• Publication Date: 06-2008
  • Content Type: Working Paper
  • Institution: International Crisis Group
  • Abstract: The North Caucasus (Russian) Republic of Dagestan has avoided large-scale violence despite its proximity to Chechnya but is now suffering from escalating street warfare. Several hundred local and federal security forces, administrators, politicians, ministers and journalists have been killed since 2003. The militant Islamist organisation Shariat Jamaat is responsible for much of the violence. Some of its leaders fought in Chechnya, but its extremist propaganda is also attracting unemployed Dagestani youth. This home-grown extremism, espousing jihadi theology and employing terrorist methods, is a new phenomenon. Police efforts to end the street war have been ineffective and in some instances counter-productive. While supporting loyal local elites, Moscow can help halt the increase in violence if it implements an efficient anti-corruption policy and reintegrates youth into the economic and political system.
  • Topic: Conflict Resolution, Conflict Prevention, Civil Society, Corruption, Politics
  • Political Geography: Russia, Europe, Asia, Moscow
  • Publication Date: 06-2008
  • Content Type: Working Paper
  • Institution: International Crisis Group
  • Abstract: South Korea's electoral politics has made a turn to the right that is likely to lead to closer security ties with the U.S. and some other important adjustments in foreign policy and has already strained relations with the North. The shift toward the Grand National Party (GNP), evident in President Lee Myung-bak's victory in late 2007, was completed when it won a majority in the 18th National Assembly in the 9 April 2008 elections. Those elections were dominated by domestic concerns, especially the economy; foreign policy and inter-Korean relations were near the bottom of voters' interests. The GNP's legislative agenda will include deregulation and privatisation, intended to revitalise business. Although generally supportive of Lee on foreign policy, the new assembly may cause him problems, particularly over unpopular economic liberalisation and deregulation proposals. Opposition to these, which have already produced a major political crisis, may have an impact on wider security concerns.
  • Topic: Government, International Cooperation, Politics
  • Political Geography: United States, Asia, South Korea, North Korea
  • Publication Date: 09-2008
  • Content Type: Working Paper
  • Institution: International Crisis Group
  • Abstract: Three years after the 15 August 2005 signing of the Helsinki Memorandum of Understanding between the Indonesian government and the Free Aceh Movement (Gerakan Aceh Merdeka, GAM), Aceh is politically vibrant but on edge. The sources of unease are several. As preparations get underway for the April 2009 parliamentary elections with 44 parties – six local, 38 national – in contention, the military is worried about Partai Aceh, the GAM party, winning control of local legislatures and challenging Jakarta's authority. Partai Aceh is worried about overt or covert interference from Jakarta, and smaller parties are worried about intimidation by Partai Aceh. Election officials are concerned a dispute between Jakarta and Aceh over candidate requirements could delay the polls, and other struggles with the central government are brewing. Everyone is worried about the health of Governor Irwandi Yusuf, a GAM leader with unparalleled ability to manage competing demands in post-conflict Aceh, who suffered a sudden illness – officially undisclosed but widely reported as a slight stroke – in August.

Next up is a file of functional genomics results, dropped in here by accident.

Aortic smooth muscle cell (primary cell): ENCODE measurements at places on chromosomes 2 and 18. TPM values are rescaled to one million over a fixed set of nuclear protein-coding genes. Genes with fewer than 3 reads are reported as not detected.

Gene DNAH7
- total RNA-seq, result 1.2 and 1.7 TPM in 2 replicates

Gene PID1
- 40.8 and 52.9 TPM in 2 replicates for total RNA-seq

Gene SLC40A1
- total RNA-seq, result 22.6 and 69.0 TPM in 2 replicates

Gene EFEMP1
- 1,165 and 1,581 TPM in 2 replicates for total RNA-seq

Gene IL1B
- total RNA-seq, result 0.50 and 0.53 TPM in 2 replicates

• Topic: Political Violence, Politics
  • Political Geography: Indonesia, Asia
  • Author: Haroon Ullah
  • Publication Date: 05-2008
  • Content Type: Working Paper
  • Institution: Belfer Center for Science and International Affairs, Harvard University
  • Abstract: The literature of political development has long advocated the importance of integrating the rural countryside into mainstream political institutions. This paper argues that rural incorporation is best understood within the context of pro-peasant policy innovations targeting specific constituencies in an electorate. While there are important preconditions that set the stage for rural incorporation (legitimacy of the political party, party organization), rural incorporation is fostered when credible commitments are made to voter blocs. Combining case-study analysis and formal modeling, this paper focuses on the reasons pro-peasant policies lead to rural incorporation but not necessarily regime durability. Insights derived center on the importance of credible commitments to party dynamics, the path dependence of early elections, and the decision parameters of constituencies with limited information.
  • Topic: Political Economy, Politics, Political Theory
  • Political Geography: Bangladesh, South Asia, Asia
  • Publication Date: 10-2008
  • Content Type: Working Paper
  • Institution: International Crisis Group